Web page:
Teddy’s heart troubles

At only 6 weeks old sweet little cockerpoo Teddy visited her vet as she wasn’t well and was told she had a heart murmur so was referred to Valentina Palermo our Head of Cardiology. After a number of tests, she was diagnosed with two congenital heart defects; patent ductus arteriosus (PDA) and severe pulmonic stenosis that are common conditions in dogs.

In patent ductus arteriosus (PDA) the ductus (hole) that is needed during the fetal stage of development in the womb to ensure oxygenation of the fetal blood doesn’t close after birth. Basically, the puppy’s lungs expand with their breathing and the pulmonary vasculature becomes active so this usually closes the ductus.

In some puppy’s, the ductus remains open, making an abnormal link or ‘shunt’ between the dog’s aorta and their pulmonary artery. If pressures remains, then the blood that shunts from the aorta to the pulmonary artery causes over-circulation and dilatation of the left side of their heart. If left untreated, dogs with PDAs ultimately develop left-sided congestive heart failure (CHF). The treatment required is therefore to close the PDA.

Left cardiac chambers dilation due to the PDA

This is performed by surgery either surgical ligation where the surgeon opens up the dog’s thorax and ligates the ductus with sutures – so ties them off. This technique is invasive with a more prolonged recovery. However, it allows the surgeon to be able to see the ductus more clearly in very small puppies. There is also an option for minimally invasive surgery where there is a much quicker recovery time for them.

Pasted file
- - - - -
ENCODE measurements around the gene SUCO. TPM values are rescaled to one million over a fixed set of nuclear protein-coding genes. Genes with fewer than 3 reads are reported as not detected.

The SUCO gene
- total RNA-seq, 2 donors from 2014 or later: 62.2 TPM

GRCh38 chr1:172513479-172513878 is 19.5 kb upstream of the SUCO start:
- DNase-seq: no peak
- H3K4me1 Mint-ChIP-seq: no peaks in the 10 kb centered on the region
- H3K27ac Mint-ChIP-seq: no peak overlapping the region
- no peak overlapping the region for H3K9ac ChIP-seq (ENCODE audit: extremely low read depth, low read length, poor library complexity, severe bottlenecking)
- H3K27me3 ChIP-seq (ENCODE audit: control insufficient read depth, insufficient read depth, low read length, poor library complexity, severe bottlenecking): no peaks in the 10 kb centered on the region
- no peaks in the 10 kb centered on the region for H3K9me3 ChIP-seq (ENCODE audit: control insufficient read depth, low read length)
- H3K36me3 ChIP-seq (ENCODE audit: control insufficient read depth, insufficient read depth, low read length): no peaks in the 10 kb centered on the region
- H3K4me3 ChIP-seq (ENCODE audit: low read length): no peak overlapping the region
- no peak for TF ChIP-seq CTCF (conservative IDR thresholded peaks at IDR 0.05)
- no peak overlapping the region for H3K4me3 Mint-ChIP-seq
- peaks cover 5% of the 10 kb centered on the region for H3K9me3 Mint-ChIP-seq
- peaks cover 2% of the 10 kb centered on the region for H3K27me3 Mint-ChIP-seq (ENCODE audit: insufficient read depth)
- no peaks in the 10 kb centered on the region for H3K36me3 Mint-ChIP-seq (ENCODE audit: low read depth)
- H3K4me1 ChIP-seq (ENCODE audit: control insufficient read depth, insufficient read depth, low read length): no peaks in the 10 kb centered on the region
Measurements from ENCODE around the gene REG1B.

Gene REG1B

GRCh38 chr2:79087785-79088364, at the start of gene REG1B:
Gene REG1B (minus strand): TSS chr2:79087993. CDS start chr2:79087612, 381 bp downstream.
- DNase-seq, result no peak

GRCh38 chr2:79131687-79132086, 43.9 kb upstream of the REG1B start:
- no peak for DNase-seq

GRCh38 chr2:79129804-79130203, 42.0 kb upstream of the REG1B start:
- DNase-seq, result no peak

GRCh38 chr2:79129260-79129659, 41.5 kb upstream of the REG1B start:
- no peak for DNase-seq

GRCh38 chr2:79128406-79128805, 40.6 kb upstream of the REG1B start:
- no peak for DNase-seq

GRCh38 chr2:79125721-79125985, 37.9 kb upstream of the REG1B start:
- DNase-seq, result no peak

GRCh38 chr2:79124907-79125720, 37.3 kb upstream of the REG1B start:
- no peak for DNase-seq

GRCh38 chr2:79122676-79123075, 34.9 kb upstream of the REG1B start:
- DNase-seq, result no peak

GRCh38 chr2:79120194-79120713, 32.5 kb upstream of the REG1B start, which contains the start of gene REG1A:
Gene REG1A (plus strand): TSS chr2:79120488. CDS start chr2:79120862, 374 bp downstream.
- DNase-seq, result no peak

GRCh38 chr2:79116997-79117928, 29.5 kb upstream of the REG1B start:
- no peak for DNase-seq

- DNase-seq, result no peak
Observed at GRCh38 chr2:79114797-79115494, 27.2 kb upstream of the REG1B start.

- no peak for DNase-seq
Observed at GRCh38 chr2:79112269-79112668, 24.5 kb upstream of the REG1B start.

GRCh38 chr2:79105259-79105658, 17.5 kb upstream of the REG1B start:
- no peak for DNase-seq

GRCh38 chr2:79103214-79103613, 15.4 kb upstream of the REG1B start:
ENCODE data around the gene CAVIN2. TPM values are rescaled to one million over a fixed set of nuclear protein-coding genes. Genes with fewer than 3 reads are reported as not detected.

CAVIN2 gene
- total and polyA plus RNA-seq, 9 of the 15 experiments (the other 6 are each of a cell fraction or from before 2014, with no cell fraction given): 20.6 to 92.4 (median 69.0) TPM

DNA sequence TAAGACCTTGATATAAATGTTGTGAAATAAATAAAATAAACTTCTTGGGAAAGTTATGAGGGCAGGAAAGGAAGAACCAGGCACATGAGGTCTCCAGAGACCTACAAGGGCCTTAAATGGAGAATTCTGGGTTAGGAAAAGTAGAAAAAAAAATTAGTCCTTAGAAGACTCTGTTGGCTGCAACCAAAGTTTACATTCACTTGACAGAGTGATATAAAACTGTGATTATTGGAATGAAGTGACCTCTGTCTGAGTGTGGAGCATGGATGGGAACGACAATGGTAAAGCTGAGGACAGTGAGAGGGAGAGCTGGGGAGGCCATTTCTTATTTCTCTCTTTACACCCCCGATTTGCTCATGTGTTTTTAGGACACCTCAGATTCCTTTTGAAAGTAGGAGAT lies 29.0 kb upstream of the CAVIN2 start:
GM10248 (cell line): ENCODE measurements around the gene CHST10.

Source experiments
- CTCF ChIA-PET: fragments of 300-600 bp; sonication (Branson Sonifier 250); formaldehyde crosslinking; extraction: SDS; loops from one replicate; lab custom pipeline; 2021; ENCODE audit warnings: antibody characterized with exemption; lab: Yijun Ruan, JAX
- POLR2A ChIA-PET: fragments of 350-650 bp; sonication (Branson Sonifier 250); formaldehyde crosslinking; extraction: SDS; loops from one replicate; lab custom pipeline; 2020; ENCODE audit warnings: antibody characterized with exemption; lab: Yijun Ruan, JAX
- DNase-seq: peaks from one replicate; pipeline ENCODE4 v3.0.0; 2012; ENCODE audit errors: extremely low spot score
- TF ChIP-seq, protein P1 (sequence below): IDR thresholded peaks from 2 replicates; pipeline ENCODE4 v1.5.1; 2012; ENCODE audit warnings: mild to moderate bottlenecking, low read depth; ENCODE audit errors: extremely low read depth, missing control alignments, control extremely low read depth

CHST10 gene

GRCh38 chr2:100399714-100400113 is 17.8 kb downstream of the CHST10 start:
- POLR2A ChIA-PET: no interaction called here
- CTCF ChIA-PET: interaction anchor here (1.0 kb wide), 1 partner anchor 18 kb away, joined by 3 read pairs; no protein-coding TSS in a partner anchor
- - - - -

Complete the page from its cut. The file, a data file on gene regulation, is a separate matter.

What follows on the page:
Teddy was also diagnosed with a severe form of pulmonic stenosis. The severe nature of her right ventricular outflow tract obstruction meant that she had right ventricular thickening and post-stenotic dilatation of her main pulmonary artery. Her valves were thickened and fused and therefore we knew Teddy would benefit from balloon valvuloplasty. With this minimally invasive procedure, a balloon catheter is placed into the main pulmonary artery, across the pulmonic valve. With the inflation of the balloon, the valve opens relieving the obstruction.

Thickened and malformed pulmonic valve (arrow); dilation of the pulmonary artery
Turbulent flow in the pulmonary artery (arrow) due to both pulmonic stenosis and PDA

In February 2022 Teddy underwent general anaesthesia for this surgery. The first procedure Valentia and the team performed was PDA closure by implanting a device, which blocks the hole and prevents blood from shunting across it. The procedure was successful, so they then proceeded with the second procedure, the balloon valvuloplasty to reduce the pulmonic stenosis severity.

The procedure was completed without any complications and Teddy recovered well from the anaesthetic.

1 month follow-up – no flow through the PDA

A heart scan the next day showed that the implant was safely in place, with no blood flow going through the PDA. The team were delighted as a successful implantation should completely cure a PDA. They were also very happy to notice a marked improvement in Teddy’s pulmonic stenosis, which improved from severe to mild, and if this remains mild, Teddy will not require medication, should not develop any clinical signs and live a normal life. A real success for the team on such a tiny young patient.

1 month follow-up – ACDO in place